The Exorcist (1973)
There’s no denying this landmark about the devil, a 12-year-old girl, and the two priests trying to save her. As subtle as a crucifix used to masturbate, the film has been scorned and parodied and regurgitated—you know it, even if you’ve never seen a frame. But it did nothing less than split the history of horror cinema down the middle.
This Italian cult movie about a young American prima donna in a satanic European dance academy is so indelible that no one dared a remake until last year. Its assault on the senses grows with ferocity until narrative logic collapses completely, and the architecture, billowing curtains, and bonkers color scheme would show up in the work of future cult directors, including del Toro and David Lynch.
Appropriately shown at midnight when it opened in theaters across the country, Lynch’s breakthrough feature was a meditation on married life in an endlessly nocturnal future noir, where every crying “baby” is a nightmare, and every flirtation with infidelity beckons damnation.
The Shining (1980)
Like Fellini turning director’s block into 8½, novelist Stephen King turned writer’s block into The Shining, with his surrogate, Jack Nicholson, going berserk in the haunted hotel of director Stanley Kubrick’s adaptation. When this film opened, great debate ensued as to just how terrifying it is. But audiences soon realized it didn’t matter. You may not need to be a novelist to realize the most terrifying moment isn’t the elevator of blood but hundreds of manuscript pages that only say: “All work and no play makes Jack a dull boy.”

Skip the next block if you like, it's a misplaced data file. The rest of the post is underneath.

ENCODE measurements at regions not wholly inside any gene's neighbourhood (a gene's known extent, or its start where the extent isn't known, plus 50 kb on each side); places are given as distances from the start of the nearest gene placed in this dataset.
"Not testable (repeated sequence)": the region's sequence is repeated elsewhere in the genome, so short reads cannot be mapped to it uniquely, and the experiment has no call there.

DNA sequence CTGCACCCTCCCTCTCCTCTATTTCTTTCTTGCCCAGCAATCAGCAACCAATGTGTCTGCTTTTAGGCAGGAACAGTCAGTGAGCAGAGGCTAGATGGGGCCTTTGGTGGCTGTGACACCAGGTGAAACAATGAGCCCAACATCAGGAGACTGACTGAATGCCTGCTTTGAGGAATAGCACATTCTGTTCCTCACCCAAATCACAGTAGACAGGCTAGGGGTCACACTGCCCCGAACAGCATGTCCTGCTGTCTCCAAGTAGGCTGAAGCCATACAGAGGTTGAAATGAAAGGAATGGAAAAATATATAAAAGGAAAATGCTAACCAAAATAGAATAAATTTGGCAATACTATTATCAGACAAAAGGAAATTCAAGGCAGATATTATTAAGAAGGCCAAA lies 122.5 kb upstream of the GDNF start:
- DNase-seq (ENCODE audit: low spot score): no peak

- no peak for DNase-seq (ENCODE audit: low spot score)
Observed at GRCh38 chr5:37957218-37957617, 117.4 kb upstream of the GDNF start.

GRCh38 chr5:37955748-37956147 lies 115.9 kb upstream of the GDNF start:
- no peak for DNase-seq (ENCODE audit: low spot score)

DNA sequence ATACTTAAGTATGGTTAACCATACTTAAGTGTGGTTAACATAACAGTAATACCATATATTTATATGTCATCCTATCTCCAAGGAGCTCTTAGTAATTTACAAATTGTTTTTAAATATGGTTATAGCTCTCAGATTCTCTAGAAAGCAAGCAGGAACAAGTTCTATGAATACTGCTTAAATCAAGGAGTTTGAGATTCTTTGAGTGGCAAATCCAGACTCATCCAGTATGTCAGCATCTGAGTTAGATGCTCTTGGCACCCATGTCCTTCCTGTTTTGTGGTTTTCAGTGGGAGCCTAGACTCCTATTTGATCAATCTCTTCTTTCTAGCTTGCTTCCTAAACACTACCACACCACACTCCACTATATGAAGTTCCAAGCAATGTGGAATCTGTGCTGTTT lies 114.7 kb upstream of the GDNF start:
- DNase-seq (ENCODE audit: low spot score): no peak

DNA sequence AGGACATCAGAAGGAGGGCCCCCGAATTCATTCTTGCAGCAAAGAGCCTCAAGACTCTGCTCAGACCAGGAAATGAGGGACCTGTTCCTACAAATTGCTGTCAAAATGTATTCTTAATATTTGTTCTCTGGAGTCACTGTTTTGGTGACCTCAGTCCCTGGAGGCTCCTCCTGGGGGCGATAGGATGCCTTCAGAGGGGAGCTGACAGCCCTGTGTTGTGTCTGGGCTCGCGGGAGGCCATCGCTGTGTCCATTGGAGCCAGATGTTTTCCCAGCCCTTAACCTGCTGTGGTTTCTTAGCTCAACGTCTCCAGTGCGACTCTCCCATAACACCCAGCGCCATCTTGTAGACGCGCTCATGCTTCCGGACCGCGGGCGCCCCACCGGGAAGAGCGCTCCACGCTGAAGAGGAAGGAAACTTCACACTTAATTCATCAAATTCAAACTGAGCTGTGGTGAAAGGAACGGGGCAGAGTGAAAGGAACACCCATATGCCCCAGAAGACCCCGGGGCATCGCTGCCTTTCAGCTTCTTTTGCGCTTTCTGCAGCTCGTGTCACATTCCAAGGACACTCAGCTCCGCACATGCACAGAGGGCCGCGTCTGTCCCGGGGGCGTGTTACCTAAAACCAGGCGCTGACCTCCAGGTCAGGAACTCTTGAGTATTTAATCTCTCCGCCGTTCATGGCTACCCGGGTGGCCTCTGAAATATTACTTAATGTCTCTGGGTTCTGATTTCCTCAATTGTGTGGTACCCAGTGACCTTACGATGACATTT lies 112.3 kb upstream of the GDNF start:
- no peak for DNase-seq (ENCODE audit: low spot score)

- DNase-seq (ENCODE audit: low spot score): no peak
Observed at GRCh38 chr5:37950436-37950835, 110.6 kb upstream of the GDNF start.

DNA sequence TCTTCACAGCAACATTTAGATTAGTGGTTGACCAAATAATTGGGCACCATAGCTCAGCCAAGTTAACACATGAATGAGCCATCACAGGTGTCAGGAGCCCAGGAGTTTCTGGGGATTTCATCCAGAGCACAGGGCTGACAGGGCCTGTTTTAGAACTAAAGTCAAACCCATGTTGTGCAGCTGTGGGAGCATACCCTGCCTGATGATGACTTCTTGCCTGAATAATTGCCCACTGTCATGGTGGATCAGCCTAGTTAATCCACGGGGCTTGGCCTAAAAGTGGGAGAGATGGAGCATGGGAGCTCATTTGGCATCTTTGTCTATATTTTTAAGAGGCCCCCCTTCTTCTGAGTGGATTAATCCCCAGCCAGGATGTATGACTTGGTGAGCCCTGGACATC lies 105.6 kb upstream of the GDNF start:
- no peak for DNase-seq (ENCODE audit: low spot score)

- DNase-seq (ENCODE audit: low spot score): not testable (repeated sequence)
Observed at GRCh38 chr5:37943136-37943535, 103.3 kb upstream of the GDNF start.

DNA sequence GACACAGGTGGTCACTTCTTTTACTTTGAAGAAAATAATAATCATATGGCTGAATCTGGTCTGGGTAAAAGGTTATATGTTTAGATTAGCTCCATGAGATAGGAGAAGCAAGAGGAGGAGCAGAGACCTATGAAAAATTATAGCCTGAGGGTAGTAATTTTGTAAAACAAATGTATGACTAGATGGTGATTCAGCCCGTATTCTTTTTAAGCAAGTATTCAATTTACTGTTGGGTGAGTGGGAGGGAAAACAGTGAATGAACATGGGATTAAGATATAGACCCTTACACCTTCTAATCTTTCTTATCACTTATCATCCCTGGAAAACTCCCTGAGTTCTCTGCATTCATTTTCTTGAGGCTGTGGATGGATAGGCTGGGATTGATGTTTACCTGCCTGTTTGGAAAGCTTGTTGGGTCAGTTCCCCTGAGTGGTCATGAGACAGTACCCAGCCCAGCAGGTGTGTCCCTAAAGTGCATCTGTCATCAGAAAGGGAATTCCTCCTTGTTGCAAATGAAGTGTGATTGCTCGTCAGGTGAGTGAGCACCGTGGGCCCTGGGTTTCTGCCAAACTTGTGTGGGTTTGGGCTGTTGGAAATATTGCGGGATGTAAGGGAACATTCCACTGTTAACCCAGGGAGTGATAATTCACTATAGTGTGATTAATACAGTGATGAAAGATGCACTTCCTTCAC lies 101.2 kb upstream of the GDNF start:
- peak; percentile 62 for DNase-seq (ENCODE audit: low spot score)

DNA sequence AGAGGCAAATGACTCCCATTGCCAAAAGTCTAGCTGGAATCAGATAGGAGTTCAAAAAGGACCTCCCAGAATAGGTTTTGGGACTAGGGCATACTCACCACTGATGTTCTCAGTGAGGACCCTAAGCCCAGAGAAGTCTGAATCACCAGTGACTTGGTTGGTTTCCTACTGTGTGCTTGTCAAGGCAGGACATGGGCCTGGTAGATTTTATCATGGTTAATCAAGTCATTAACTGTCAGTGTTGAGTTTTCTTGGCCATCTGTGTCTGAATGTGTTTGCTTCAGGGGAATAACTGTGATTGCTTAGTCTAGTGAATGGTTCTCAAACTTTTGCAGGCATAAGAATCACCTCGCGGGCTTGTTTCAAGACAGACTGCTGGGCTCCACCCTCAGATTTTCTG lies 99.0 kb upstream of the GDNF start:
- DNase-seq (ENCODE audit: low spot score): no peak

A Nightmare on Elm Street (1984)
The origin of what was, by some measure, the best and wittiest of the ’80s blockbuster franchises like Halloween and Friday the 13th. Evoking the surrealism of dream language, the forbidden desires and fatal furies of Elm Street’s teens hatched more than a quarter century of sequels, spin-offs, and remakes, not to mention the careers of Patricia Arquette, Johnny Depp, and—as serial killer Freddy Krueger—Robert Englund, who eight years earlier was up for the role of Han Solo in Star Wars.
The most exciting director to come out of Asia since Wong Kar-wai, South Korea’s Park Chan-wook is better known for erotic mystery The Handmaiden and revenge magnum opus Oldboy. But this sleeper— about a young, hot-to-trot Bonnie and Clyde who are creatures of the night—is his masterpiece, successfully updating the vampire legend that has lured and vexed directors like Werner Herzog, Tony Scott, Frances Ford Coppola, and Jim Jarmusch.
Get Out (2017)
Anticipating the horrors of the 21st century (there’s a reason this resonated in the first year of the Trump presidency), the horror film caught up with the times, or the times caught up with it. On Elm Street and a thousand suburban streets like it, where there are no more childhood dreams to be haunted, Jordan Peele’s paranoid satire finds a white zombie America frantically searching for its lost soul, assuming it has had one. The Fourth of July was Halloween all along.